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Trending Discussions in Employment Screening Webinar

Employers conducting employment background screening will need to keep compliance top of mind in 2017. Regulatory oversight, the growing number of class-action lawsuits, and the threat of data breaches all make it a good time to touch base on the trending topics impacting screening programs and practices. With this in mind, Peopletrail released a webinar entitled, Trending Discussions in Employment Screening.

Here are six topics we covered:

1.   The Most Important Background Checks an Employer Can Conduct

Many employers rely on simple criminal background checks when hiring. In many instances, employers ignore the most telling information by only conducting a criminal background check. A simple criminal check does not verify an employee’s most important information.

An estimated 45% of all resumes contain at least one major fabrication. Lies from an employee can potentially mean danger. Employers can’t find danger from an employee’s criminal past alone. In our webinar, we’ll discuss the range and depth of background checks.

2.   The Rise of Post-Hire Screening

Threats such as embezzlement, theft, fraud, and even active workplace violence can spring from employees at all levels. If an employee commits a crime, their employer might not know until it is too late—unless they perform a post-hire screen.

In our webinar, we’ll discuss how post-hire screening helps secure a workplace and reinforces screening policies.

3.   The Limitations of Screening Employees for Prescription Drugs

The fastest growing drug problem in the U.S comes from the abuse of prescription drugs. Prescription drugs often negatively impact workplace safety. Yet the law limits an employer’s ability to question an employee’s medication use. In many cases, the government protects users of prescription medications under the American’s with Disabilities Act and Health Privacy Laws.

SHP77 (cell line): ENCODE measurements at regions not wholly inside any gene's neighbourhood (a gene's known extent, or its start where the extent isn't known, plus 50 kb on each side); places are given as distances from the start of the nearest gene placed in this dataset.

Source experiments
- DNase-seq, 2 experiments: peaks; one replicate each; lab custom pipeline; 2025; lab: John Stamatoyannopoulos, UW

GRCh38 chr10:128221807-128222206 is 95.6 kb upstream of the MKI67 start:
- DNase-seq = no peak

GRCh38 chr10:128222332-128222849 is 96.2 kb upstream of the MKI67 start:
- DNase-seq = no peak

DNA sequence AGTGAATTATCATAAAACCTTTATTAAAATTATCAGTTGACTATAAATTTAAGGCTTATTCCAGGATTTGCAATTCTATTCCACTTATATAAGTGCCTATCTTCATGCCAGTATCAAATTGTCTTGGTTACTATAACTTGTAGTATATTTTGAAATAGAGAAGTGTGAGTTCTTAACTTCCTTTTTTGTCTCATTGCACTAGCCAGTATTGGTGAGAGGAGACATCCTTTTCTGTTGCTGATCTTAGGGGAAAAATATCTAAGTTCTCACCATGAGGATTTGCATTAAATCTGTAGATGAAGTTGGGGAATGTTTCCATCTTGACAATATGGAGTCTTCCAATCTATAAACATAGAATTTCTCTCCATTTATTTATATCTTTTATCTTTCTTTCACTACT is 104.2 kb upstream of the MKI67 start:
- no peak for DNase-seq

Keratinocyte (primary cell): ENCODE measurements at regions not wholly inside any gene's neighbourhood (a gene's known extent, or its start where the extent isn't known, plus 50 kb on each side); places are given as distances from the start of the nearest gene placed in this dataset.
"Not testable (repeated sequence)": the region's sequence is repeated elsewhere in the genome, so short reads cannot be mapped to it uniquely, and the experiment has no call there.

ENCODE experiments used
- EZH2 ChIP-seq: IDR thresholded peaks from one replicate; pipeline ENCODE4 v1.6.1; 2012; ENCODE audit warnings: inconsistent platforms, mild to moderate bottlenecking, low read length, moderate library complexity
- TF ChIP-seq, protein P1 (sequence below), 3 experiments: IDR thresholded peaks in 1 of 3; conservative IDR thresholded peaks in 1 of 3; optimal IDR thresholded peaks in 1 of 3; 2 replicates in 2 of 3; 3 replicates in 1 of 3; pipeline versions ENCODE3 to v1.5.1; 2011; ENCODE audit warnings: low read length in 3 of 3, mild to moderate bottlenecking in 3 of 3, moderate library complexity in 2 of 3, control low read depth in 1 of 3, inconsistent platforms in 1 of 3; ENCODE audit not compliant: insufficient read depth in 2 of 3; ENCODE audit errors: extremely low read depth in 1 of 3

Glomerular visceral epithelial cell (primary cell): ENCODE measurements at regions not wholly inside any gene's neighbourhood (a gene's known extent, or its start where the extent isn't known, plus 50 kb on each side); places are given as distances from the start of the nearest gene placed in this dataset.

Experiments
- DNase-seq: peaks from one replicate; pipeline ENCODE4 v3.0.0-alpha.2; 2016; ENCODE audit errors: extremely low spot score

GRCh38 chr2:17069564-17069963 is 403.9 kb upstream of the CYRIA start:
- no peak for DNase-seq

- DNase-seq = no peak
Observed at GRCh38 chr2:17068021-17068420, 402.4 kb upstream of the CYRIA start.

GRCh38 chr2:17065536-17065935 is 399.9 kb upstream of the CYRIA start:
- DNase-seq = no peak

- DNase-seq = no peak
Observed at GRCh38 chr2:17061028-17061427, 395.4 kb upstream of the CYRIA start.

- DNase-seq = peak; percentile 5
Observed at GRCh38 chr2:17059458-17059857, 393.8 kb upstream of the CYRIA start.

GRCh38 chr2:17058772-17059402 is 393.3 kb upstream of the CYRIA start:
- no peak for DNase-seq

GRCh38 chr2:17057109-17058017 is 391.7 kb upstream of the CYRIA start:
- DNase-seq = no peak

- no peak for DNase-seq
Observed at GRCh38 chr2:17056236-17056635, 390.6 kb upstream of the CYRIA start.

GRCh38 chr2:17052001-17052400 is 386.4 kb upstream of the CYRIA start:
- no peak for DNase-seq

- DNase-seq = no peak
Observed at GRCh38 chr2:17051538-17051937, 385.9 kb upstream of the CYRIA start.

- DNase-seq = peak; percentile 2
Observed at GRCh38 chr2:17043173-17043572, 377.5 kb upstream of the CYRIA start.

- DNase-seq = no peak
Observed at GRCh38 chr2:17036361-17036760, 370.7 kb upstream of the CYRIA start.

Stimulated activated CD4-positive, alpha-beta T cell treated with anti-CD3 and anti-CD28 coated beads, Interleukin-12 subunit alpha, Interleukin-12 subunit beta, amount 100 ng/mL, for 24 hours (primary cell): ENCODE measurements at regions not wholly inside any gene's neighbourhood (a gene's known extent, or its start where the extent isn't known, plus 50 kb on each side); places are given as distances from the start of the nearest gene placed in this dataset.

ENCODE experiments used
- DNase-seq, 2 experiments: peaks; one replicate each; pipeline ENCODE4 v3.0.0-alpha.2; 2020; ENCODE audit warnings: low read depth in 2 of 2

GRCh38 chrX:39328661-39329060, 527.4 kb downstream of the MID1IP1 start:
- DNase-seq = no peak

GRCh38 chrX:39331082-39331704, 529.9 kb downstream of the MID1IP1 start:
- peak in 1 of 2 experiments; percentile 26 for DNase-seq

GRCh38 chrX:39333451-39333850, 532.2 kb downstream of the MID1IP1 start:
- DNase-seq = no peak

Furthermore, the laws around prescription drugs may obscure the results of a simple drug test because the presence of a substance does not constitute an offense. Learn more how employers can still keep the workplace safe from prescription drug abuse in our webinar.

4.   Common Flaws in Employer Drug Testing Programs

Weak drug testing programs can fail to detect illegal drug abuse, and that puts your company at risk. Companies must check their drug screening policies and the programs they use. Not only will this keep your company compliant, it will also strengthen your drug screening process.

A strong drug screening process means that employers need to understand the regulations that could affect a drug screening program. Learn more about how to avoid the pitfalls of drug testing programs in the webinar.

5.   The Most Common 1-9 Compliance Mistakes

The rules of filling out an I-9 form are enough to warrant a how-to manual and training course. In addition to figuring out the details of 1-9, the responsibility lies with employers to collect and maintain correct information. Employers that fail to complete or maintain correct documentation also meet harsh financial penalties.

In our webinar, we’ll discuss how to simplify 1-9 compliance and learn to avoid common mistakes.

6.   The Risks of Using Social Media to Screen Candidates

Nearly one-third of employers have ruled out an applicant based on information they found on social media. Viewing public profiles can provide employers with a lot of relevant insight on candidates. However, this practice puts you at risk for workplace discrimination in certain cases. Some states have even banned employers from requesting access to applicant and employee social media.

When deciding how to use social media screening, the risks versus rewards may cause some confusion. The webinar provides more guidance on social media screening.

To view the webinar, click here

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Post-Hire Screening: Answers to A Safer Workplace

One out of every one-thousand employees are arrested each month, but only a quarter of their employers will know about it. Employers may try to skip post-hire screening, but the potential risks leave your workplace dangerously exposed.

Throughout 2016, the Endera Insider Risk Survey analyzed hundreds of businesses to learn how they use data to respond to internal threats. The most serious blind spot—the absence of monitoring an employee’s behavior after hire.

In fact, less than 25 percent of employers proactively screen employees after hiring. In many instances, employers only conduct post-hire screenings upon discovering a problem. By then it may already be too late.

When to Screen Post-Hire?

It is unlikely that employers will know the instant that an employee becomes a risk without proper attention. This awareness post-hire is especially important because post-hire is when an employee is able to do the most damage.